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Tiger Bay panelists compare arts, culture, opportunity and equity [Video]




In keeping with Suncoast Tiger Bay’s commitment to race conversations, this month’s virtual luncheon celebrated Black History Month by taking a closer look at St. Petersburg’s arts and culture through an equity lens.

Moderated by Tiger Bay board member Adam Smith, the event featured panelists Creative Pinellas’ arts & culture outreach manager Leigh Davis, actor/director Cranstan Cumberbatch and Terri Lipsey-Scott, executive director of the Dr. Carter G. Woodson African American Museum.

St. Petersburg is a land of opportunity for artists, but opportunity is only one step in an overall goal toward equity. There is still improvement needed in terms of access to opportunities. “I’ve been fortunate to have gained a lot of opportunity to work as an artist here in the city,” said Cumberbatch. “But a lot of that opportunity, I had to go and seek out myself. I had to create my own platform for my talents to be discovered, coming from the south side of St. Petersburg.

“One of my initiates has been to create that platform so more artists are aware of the opportunities.”

Lipsey-Scott echoed that sentiment succinctly. “Opportunity, unfortunately, does not equate to what is needed, which is equity. There’s such a lack of equity, particularly in the African American art realm. With consideration to where we are as a city, one that touts art, culture, preservation and history – African American art, culture, preservation and history still finds itself at the bottom,” she said.

Conversations about equity and opportunity for African Americans in the arts, they agreed, are incomplete without discussing funding – keeping in mind that equity and equality are not the same.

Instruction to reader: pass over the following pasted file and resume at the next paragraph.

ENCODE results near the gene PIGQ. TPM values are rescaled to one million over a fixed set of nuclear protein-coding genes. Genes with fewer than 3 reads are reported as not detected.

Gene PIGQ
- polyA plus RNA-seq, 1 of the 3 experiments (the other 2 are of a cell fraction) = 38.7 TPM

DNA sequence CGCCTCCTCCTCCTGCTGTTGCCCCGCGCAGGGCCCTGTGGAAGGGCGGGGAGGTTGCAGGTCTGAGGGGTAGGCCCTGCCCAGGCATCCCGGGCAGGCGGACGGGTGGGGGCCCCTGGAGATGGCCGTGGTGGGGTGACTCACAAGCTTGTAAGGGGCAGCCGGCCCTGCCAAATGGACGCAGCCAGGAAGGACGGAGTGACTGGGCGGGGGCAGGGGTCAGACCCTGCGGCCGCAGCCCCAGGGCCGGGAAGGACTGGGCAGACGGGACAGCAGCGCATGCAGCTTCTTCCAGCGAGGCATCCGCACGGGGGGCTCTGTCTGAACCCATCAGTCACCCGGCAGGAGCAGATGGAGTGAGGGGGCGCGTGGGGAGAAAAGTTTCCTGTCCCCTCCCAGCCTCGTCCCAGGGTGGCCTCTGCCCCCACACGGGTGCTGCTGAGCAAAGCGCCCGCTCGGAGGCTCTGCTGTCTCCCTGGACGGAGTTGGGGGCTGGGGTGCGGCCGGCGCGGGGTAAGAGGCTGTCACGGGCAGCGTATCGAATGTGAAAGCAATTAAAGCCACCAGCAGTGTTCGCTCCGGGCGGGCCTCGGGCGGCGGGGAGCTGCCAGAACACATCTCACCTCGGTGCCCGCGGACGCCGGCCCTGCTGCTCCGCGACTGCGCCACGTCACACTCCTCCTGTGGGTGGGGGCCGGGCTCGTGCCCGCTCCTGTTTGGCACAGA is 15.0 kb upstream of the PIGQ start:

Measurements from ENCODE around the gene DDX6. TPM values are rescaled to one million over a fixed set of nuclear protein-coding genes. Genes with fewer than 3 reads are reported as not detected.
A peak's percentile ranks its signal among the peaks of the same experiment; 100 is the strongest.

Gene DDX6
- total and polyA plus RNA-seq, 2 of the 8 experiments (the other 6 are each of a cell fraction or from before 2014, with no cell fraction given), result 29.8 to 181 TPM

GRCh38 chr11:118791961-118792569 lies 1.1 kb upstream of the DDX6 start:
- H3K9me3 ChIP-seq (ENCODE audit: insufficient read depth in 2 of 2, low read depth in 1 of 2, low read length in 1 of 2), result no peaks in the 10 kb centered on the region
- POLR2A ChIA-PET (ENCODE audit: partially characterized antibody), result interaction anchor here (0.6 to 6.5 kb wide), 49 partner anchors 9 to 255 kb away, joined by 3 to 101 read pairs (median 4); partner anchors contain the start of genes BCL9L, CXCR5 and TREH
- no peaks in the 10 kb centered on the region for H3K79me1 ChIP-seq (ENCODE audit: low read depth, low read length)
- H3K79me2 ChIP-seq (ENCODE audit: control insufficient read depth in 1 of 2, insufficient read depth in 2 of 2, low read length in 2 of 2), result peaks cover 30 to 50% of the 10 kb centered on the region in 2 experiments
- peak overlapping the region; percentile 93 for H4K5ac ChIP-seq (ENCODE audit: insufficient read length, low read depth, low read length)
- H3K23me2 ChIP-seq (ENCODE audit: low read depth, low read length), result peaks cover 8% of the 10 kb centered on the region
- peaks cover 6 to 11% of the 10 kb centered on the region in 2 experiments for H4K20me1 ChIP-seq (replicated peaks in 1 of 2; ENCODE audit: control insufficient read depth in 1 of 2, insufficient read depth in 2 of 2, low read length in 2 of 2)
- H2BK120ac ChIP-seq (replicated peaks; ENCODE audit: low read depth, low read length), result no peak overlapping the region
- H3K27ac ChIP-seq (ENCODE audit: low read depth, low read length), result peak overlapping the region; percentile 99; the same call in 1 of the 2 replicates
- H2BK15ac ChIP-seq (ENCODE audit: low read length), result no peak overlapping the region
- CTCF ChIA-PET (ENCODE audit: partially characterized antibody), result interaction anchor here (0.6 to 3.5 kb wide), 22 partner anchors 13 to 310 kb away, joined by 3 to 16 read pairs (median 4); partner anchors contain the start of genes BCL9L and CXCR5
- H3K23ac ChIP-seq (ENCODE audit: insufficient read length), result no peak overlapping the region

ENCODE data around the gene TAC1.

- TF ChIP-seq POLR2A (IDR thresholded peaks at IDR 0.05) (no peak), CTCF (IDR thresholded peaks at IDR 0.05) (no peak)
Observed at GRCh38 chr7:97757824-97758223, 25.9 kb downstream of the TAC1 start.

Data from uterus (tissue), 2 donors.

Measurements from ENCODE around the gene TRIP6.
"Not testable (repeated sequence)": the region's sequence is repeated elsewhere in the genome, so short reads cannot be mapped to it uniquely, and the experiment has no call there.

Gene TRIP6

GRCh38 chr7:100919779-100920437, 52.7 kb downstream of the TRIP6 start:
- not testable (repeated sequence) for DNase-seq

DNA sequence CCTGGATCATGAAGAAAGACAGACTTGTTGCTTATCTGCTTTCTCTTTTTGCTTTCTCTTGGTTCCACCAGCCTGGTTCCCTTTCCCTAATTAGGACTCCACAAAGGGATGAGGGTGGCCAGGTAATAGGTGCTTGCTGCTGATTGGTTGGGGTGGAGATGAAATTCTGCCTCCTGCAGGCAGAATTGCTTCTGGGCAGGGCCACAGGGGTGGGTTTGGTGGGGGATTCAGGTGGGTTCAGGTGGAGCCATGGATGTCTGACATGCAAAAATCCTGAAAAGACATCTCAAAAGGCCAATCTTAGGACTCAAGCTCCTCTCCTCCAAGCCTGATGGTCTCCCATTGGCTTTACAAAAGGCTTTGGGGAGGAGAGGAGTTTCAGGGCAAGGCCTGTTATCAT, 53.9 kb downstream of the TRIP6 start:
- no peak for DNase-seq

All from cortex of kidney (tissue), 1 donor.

“You can’t give to the Museum of History the same amount given to the Carter Woodson Museum and think its equitable,” Lipsey-Scott lamented. After 400 years of disadvantage, African American cultural institutions need more support than their white counterparts. Other African American history museums across the country are state- and city-funded. “We can’t continue to talk about diversity, equity and inclusion without bringing some money to the table,” offered Lipsey-Scott. “How do you create a sense of equity without a financial investment?”

Furthermore, it was suggested, relegating the inclusion and celebration of Black artists to a certain part of town, or only to the month of February, creates a sense of invisibility. “Include us in your programming throughout the entire year,” Cumberbatch said. Black artists should be woven into the fabric of the overall arts and culture of St. Petersburg.

“I absolutely believe it’s important for the entire community to extol, to support, to advocate for our Black arts and culture,” said Davis. “I’m asking for more public-private partnerships, where the business community is thinking ‘wait a minute, can we get an artist on this? Wait a minute, can we get a creative on this?… Artists are innovators. They think about solutions all the time. They’re always collaborating. We’re going to find a way to make it work.”

Click on the arrow to watch and hear the conversation.

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